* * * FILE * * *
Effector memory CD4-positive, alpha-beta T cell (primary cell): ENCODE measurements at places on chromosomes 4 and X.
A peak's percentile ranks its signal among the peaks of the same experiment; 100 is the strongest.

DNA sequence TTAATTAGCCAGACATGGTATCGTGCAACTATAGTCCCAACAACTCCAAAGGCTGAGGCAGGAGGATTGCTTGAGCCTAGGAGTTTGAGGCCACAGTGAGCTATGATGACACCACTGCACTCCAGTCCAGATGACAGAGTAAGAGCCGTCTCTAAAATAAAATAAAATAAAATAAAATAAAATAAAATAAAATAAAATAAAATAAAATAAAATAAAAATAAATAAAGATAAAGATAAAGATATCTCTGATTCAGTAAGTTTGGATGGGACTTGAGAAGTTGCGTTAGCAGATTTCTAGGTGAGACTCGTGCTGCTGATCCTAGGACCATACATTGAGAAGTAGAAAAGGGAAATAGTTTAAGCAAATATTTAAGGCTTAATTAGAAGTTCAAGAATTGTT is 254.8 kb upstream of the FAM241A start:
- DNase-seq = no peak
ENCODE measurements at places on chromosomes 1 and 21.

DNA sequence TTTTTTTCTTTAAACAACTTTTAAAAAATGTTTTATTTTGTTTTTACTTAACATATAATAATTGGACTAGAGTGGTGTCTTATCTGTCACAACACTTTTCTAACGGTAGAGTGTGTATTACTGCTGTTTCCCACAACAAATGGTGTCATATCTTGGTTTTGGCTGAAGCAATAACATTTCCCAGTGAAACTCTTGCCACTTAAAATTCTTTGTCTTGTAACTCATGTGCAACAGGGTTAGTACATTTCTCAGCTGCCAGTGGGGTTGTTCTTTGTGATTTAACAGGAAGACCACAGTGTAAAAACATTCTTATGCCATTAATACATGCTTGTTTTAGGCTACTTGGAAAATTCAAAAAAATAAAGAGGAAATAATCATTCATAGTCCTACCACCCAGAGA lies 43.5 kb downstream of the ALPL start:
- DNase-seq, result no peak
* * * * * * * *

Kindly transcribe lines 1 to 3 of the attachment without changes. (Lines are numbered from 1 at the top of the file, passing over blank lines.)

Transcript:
Effector memory CD4-positive, alpha-beta T cell (primary cell): ENCODE measurements at places on chromosomes 4 and X.
A peak's percentile ranks its signal among the peaks of the same experiment; 100 is the strongest.

DNA sequence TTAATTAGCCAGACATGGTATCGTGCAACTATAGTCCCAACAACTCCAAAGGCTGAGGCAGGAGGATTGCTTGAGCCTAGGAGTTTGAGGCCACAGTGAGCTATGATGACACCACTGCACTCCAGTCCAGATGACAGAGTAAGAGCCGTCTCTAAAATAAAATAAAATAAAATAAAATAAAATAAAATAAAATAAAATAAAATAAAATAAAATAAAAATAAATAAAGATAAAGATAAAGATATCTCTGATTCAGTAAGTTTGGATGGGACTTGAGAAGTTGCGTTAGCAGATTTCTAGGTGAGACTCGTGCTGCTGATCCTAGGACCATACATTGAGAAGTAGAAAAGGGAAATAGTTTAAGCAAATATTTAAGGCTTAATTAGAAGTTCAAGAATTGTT is 254.8 kb upstream of the FAM241A start: